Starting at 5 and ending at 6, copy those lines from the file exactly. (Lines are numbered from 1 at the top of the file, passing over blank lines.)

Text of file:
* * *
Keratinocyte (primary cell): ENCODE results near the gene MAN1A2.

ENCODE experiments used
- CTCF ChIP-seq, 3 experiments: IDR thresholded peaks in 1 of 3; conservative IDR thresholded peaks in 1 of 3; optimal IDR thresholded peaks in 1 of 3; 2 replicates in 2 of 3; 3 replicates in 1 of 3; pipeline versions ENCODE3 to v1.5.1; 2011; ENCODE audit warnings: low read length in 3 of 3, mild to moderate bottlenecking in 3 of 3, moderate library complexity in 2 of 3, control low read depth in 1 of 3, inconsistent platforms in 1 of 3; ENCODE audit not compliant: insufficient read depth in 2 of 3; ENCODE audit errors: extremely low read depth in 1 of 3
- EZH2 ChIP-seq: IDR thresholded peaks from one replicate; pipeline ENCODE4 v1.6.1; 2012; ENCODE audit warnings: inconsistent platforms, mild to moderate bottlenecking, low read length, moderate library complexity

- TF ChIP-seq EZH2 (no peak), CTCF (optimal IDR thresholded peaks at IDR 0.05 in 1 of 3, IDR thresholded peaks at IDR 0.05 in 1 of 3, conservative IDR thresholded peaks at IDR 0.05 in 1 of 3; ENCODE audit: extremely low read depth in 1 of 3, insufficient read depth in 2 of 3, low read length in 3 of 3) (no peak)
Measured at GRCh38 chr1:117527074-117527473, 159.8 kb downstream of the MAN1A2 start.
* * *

- TF ChIP-seq EZH2 (no peak), CTCF (optimal IDR thresholded peaks at IDR 0.05 in 1 of 3, IDR thresholded peaks at IDR 0.05 in 1 of 3, conservative IDR thresholded peaks at IDR 0.05 in 1 of 3; ENCODE audit: extremely low read depth in 1 of 3, insufficient read depth in 2 of 3, low read length in 3 of 3) (no peak)
Measured at GRCh38 chr1:117527074-117527473, 159.8 kb downstream of the MAN1A2 start.